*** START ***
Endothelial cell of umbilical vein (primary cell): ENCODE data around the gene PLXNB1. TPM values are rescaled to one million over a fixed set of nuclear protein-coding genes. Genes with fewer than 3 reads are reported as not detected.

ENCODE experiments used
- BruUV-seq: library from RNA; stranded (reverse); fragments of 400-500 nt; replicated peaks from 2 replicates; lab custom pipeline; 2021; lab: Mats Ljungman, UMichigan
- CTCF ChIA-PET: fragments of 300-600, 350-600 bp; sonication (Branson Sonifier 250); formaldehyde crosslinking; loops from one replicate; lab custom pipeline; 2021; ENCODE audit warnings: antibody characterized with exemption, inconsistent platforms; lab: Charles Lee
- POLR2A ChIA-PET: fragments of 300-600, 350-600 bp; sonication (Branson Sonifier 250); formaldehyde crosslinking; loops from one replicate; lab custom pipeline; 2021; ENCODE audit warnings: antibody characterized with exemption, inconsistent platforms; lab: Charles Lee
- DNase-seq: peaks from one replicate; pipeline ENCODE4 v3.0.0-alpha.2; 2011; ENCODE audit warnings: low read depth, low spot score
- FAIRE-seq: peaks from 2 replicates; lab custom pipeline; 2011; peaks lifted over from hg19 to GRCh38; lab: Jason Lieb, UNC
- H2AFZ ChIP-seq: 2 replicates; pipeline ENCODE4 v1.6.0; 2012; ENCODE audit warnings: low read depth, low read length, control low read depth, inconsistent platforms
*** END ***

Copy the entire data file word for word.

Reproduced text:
Endothelial cell of umbilical vein (primary cell): ENCODE data around the gene PLXNB1. TPM values are rescaled to one million over a fixed set of nuclear protein-coding genes. Genes with fewer than 3 reads are reported as not detected.

ENCODE experiments used
- BruUV-seq: library from RNA; stranded (reverse); fragments of 400-500 nt; replicated peaks from 2 replicates; lab custom pipeline; 2021; lab: Mats Ljungman, UMichigan
- CTCF ChIA-PET: fragments of 300-600, 350-600 bp; sonication (Branson Sonifier 250); formaldehyde crosslinking; loops from one replicate; lab custom pipeline; 2021; ENCODE audit warnings: antibody characterized with exemption, inconsistent platforms; lab: Charles Lee
- POLR2A ChIA-PET: fragments of 300-600, 350-600 bp; sonication (Branson Sonifier 250); formaldehyde crosslinking; loops from one replicate; lab custom pipeline; 2021; ENCODE audit warnings: antibody characterized with exemption, inconsistent platforms; lab: Charles Lee
- DNase-seq: peaks from one replicate; pipeline ENCODE4 v3.0.0-alpha.2; 2011; ENCODE audit warnings: low read depth, low spot score
- FAIRE-seq: peaks from 2 replicates; lab custom pipeline; 2011; peaks lifted over from hg19 to GRCh38; lab: Jason Lieb, UNC
- H2AFZ ChIP-seq: 2 replicates; pipeline ENCODE4 v1.6.0; 2012; ENCODE audit warnings: low read depth, low read length, control low read depth, inconsistent platforms